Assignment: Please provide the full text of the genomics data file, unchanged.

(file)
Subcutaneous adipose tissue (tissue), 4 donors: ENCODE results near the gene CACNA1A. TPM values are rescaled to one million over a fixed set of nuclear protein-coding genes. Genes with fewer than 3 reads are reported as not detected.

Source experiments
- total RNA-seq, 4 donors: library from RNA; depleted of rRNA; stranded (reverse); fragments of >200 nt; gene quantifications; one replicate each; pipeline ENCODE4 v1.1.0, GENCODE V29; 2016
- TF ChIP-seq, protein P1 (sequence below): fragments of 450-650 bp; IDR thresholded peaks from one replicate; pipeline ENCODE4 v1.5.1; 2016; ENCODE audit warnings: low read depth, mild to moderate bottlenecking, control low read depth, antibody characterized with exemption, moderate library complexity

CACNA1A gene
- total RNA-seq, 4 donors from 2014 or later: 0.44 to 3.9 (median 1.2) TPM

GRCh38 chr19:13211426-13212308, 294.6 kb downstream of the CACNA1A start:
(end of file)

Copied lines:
Subcutaneous adipose tissue (tissue), 4 donors: ENCODE results near the gene CACNA1A. TPM values are rescaled to one million over a fixed set of nuclear protein-coding genes. Genes with fewer than 3 reads are reported as not detected.

Source experiments
- total RNA-seq, 4 donors: library from RNA; depleted of rRNA; stranded (reverse); fragments of >200 nt; gene quantifications; one replicate each; pipeline ENCODE4 v1.1.0, GENCODE V29; 2016
- TF ChIP-seq, protein P1 (sequence below): fragments of 450-650 bp; IDR thresholded peaks from one replicate; pipeline ENCODE4 v1.5.1; 2016; ENCODE audit warnings: low read depth, mild to moderate bottlenecking, control low read depth, antibody characterized with exemption, moderate library complexity

CACNA1A gene
- total RNA-seq, 4 donors from 2014 or later: 0.44 to 3.9 (median 1.2) TPM

GRCh38 chr19:13211426-13212308, 294.6 kb downstream of the CACNA1A start: